International Crime Fiction Friday: Brand New and Back In Print

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– Post by Molly

For the last Friday in June, we’ll finish off our celebration of International Crime Fiction Month with two excerpts highlighting the diversity of crime fiction in translation available now. Much of the crime fiction that makes its way to American audiences is published within a few years of a successful release in its original language and country. Other novels wait for translation until they become classics, and other novels wait still longer, for their writers to gain international fame or win international prizes, as in the case of Patrick Modiano, who before winning the Nobel Prize for Literature in 2014, had few novels translated into English.

Today we bring you examples of new and classic international crime fiction from German author Jakob Arjouni and Indian crime writer Mukul Deva. Below, you’ll find excerpts from two of Jakob Arjouni’s novels, Happy Birthday, Turk!, recently discussed by the Hard Word Book Club, and One Man, One Murder, courtesy of the New York Times. Jakob Arjouni was known best for his classic German detective series starring Turkish-German private eye Kayankaya, recently available for the first time in English from Melville International Crime. Mukul Deva is an Indian writer known for thrillers incorporating the author’s experience in the military and in private security, and thanks to Criminal Elements and their Writing The World blog series, you can read an excerpt of Weapon of Vengeance below.

Excerpt From Happy Birthday, Turk! by Jakob Arjouni: 

“I approached the railroad station. The sex-shop signs proclaiming “Moist Thighs” and “Sweaty Nymphomaniac Nymphets” did not seem all that enticing.

In this weather, everybody’s thighs were moist.

A couple of bums reclined on the sidewalk among empty Coke cans and burger wrappings, wavelets of red wine lapping against the insides of their skulls.

On the other side of the station the streets became empty and silent. I looked for the address until I stood in front of an old building with a crumbling façade. Two Turkish kids were kicking a soccer ball against the wall. I wondered if they’d manage to remove the remaining stucco by evening.

◆ ◆ ◆

At first I was afraid that she’d sink her long scarlet fingernails into my cheek, but she simply pushed a small white button next to the beer tap. I hastened to pocket my change and turned to face the door with the PRIVATE sign. Two or three seconds passed before it opened, slowly, and out of it emerged three tank-sized types in pinstripe suits with bulges under their armpits similar to mine. Their eyes surveyed the room. Sedately they advanced to the bar and gathered around me like old friends. The shortest of the three wore a mustard-colored tie with a pattern of light-green elephants. He looked down at me, placed his paw on my shoulder and gave it a squeeze. I clenched my teeth.”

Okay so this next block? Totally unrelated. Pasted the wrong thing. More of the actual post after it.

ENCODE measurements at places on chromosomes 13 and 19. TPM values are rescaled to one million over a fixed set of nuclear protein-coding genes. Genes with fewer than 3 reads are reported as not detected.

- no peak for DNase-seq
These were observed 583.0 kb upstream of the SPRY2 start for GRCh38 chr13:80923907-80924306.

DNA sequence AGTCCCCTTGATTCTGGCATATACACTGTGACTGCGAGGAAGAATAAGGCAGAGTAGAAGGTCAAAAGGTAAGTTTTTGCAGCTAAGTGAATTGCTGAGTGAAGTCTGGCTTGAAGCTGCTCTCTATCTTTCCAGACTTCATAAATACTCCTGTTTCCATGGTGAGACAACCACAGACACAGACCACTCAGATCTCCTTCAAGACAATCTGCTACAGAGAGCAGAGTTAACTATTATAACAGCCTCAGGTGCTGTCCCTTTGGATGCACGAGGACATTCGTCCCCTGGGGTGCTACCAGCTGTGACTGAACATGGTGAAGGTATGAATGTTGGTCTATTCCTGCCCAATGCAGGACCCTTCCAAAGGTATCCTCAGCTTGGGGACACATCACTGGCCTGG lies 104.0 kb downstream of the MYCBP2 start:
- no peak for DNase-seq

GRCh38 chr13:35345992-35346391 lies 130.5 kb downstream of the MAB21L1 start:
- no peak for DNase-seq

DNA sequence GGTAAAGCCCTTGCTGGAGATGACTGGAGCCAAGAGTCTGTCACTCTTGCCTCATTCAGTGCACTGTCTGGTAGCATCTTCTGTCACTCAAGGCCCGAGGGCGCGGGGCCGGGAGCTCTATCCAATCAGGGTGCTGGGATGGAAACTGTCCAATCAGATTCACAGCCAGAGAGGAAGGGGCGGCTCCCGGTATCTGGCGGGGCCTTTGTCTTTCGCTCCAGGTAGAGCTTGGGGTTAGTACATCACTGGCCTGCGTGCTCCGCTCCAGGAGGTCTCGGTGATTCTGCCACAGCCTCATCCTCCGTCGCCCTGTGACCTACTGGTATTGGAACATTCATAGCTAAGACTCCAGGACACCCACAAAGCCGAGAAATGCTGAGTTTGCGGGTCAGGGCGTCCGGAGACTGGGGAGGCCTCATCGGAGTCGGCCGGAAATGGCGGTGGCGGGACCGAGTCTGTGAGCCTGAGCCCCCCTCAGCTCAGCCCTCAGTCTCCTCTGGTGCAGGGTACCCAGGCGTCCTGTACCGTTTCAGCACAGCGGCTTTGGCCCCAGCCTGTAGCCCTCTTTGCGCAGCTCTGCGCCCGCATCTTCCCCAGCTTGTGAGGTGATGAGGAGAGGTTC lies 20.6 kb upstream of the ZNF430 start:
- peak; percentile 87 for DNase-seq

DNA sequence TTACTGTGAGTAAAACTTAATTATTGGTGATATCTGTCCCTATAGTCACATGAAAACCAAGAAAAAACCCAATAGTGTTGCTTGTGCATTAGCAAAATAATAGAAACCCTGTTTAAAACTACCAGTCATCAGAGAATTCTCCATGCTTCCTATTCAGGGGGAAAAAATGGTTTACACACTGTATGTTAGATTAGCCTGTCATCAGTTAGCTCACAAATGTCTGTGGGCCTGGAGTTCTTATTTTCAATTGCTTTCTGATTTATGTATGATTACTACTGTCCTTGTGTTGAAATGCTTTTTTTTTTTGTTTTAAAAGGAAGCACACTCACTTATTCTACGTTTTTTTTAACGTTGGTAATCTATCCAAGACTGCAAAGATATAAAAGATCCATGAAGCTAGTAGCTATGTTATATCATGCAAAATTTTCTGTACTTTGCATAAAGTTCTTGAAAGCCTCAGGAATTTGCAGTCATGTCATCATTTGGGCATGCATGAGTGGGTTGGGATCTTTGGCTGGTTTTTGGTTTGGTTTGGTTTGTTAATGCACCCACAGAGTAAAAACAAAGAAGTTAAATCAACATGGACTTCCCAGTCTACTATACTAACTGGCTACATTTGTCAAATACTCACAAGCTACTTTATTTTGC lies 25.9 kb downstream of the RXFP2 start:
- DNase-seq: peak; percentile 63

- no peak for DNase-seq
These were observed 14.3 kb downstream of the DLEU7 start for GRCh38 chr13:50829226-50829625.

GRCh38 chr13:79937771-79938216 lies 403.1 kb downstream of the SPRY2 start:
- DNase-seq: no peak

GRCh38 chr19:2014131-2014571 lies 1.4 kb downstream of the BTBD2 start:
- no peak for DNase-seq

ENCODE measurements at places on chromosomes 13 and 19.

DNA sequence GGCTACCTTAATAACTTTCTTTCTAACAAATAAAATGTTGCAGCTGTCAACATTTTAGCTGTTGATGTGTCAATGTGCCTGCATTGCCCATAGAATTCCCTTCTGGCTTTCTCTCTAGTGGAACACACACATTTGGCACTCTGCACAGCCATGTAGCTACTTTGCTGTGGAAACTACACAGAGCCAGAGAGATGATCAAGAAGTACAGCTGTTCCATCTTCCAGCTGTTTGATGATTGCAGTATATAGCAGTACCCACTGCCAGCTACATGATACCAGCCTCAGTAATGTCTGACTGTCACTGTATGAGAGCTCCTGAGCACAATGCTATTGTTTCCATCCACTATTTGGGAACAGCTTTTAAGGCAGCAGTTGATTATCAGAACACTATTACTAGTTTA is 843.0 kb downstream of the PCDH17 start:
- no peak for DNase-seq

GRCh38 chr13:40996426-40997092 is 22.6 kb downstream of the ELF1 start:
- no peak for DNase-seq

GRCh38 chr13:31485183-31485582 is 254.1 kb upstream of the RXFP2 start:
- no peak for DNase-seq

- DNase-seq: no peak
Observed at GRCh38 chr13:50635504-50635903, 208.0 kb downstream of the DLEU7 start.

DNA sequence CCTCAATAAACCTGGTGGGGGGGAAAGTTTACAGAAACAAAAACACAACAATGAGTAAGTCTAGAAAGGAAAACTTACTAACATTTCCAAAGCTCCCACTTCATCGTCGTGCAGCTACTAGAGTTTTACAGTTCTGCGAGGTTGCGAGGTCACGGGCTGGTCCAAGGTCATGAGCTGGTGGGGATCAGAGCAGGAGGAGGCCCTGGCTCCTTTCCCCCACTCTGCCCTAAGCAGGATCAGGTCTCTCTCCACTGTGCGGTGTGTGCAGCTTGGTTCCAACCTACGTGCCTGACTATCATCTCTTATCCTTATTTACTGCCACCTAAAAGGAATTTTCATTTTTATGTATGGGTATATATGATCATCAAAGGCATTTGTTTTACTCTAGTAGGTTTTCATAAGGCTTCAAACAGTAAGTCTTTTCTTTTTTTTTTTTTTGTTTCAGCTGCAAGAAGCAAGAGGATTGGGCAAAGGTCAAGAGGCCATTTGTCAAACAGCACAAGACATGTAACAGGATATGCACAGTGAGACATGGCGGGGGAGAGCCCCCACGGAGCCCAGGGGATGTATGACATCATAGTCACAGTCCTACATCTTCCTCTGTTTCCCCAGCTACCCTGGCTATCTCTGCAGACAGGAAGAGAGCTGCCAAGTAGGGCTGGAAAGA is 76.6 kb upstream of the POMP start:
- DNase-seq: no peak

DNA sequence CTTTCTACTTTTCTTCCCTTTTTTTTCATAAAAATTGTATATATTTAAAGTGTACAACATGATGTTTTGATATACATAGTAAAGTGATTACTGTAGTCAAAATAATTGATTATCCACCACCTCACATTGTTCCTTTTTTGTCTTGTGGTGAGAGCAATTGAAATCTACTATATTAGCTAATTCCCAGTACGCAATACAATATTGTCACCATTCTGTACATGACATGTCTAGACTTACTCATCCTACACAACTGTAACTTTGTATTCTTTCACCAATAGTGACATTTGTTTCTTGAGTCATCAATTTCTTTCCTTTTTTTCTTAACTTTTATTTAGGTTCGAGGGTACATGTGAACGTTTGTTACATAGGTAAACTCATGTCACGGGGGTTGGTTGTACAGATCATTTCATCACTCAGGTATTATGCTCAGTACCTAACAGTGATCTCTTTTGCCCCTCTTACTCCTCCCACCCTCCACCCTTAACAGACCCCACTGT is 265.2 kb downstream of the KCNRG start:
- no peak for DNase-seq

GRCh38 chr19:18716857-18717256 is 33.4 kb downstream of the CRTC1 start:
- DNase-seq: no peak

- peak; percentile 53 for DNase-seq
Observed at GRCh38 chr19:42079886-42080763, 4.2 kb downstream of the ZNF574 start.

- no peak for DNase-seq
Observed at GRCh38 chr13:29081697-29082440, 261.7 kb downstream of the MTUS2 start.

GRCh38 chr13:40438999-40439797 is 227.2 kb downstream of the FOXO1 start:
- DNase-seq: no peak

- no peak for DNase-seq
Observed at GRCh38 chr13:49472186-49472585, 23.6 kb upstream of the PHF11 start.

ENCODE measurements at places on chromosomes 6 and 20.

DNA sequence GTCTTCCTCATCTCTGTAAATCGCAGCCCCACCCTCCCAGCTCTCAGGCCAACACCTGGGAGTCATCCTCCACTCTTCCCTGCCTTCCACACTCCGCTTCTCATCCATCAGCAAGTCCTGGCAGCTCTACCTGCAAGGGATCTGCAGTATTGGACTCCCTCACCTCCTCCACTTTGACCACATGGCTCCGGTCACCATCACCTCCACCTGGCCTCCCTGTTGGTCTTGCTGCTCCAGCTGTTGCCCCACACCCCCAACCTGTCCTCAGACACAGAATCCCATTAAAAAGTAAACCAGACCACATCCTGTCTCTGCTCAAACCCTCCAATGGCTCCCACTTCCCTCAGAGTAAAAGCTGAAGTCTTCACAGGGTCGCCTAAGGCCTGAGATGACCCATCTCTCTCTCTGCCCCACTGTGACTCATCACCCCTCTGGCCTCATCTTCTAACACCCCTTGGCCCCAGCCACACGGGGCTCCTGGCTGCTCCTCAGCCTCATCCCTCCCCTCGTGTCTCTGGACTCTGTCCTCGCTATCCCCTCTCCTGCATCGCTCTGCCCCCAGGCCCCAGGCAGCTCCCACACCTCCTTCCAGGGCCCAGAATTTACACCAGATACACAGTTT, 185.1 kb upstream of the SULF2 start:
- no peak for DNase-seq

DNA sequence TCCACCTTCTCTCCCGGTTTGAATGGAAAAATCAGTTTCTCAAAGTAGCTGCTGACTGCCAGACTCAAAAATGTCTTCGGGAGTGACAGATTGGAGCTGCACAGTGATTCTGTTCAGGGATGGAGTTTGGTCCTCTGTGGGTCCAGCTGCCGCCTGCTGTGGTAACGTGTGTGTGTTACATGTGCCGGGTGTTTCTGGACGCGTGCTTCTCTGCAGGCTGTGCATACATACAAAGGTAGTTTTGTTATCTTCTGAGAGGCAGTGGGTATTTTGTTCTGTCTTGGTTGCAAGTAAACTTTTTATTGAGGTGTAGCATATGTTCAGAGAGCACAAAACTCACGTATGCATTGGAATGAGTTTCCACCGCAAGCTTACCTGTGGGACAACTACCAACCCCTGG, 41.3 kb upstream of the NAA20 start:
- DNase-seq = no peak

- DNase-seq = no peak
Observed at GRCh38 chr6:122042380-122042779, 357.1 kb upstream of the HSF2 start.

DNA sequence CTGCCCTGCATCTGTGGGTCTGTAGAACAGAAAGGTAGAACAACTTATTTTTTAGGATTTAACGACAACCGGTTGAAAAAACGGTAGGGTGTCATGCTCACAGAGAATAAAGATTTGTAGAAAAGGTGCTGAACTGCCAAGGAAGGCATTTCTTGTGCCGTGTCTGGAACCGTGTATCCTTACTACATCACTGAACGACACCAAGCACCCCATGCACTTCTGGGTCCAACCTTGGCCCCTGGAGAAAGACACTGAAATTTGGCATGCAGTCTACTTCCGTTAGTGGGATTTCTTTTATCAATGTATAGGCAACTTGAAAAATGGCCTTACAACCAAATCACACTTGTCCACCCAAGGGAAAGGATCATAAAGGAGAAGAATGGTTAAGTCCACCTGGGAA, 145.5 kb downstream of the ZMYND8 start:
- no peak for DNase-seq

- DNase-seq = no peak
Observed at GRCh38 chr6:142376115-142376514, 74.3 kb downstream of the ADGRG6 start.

Click here to read more of this excerpt. 

Excerpt from Weapon of Choice by Mukul Deva: 

“DAY ONE

The woman with the Mediterranean complexion blinked as she emerged from the aircraft into the bright Sri Lankan sunlight. Though early in the day, the light was already harsh. As was the medley of thoughts clashing in her head.

Lowering her wraparound shades over large, almond-shaped eyes to cut out the glare, she paused at the top of the stairs and surveyed Colombo’s Bandaranaike Airport.

Stark brown fields with intermittent patches of green stretched away beyond the barbed-wire fence ringing the runways. Scattered along the fencing were security posts with tall, searchlight-mounted sentry towers. Grim reminders of the insurgency that had torn apart the island state.

Barring an odd airport vehicle and caterpillar-like luggage trolleys snaking around, the runway was devoid of life. An air of despondency hung all around. Not a good feeling. She gave a slight shiver, as though to shake it off.

As she descended toward the bus waiting to take passengers to the squat, yellow terminal in the distance, she watched a jetliner swoop down like a huge hawk, its blue and white Finnair logo sparkling in the sun. She heard a distant thud, followed by the smoky blistering of rubber as the jet’s wheels made contact with the tarmac. The roar of engines faded as it vanished down the runway.

It was a short walk to the bus, but she could feel sweat in her armpits. Arriving from the London chill, she was annoyed by the heat, which caused her to hurry into the air-conditioned comfort of the bus. It did not take long for the bus to fill up. Soon they were on their way. Almost everyone was switching on mobiles, several already in animated conversations. The young girl standing beside her had tuned out the world with her iPod and was swaying to some unheard beat.

Conditioned by her training, the woman did yet another rapid scan with practiced eyes. She had done this many times during the flight, but compelled by habit, did it again. Her danger antennae remained quiet. Nothing out of sync. Yet.”

Click here to read more of this excerpt.

MysteryPeople Q&A with Translator Danusia Stok


As part of our celebration of international crime fiction during the month of June, we bring you the following interview with Polish-English translator Danusia Stok, who has translated Marek Krajewski’s Inspector Eberhard Mock novels, among other works. Melville House Books, with Danusia as translator, has brought many of Krajewski’s novels to English audiences over the past few years, including Death in Breslau and, most recently, The Minotaur’s HeadBelow, you can read Molly’s interview with Danusia about the experience of translating crime fiction. Molly is MysteryPeople’s resident international crime fiction expert/fangirl.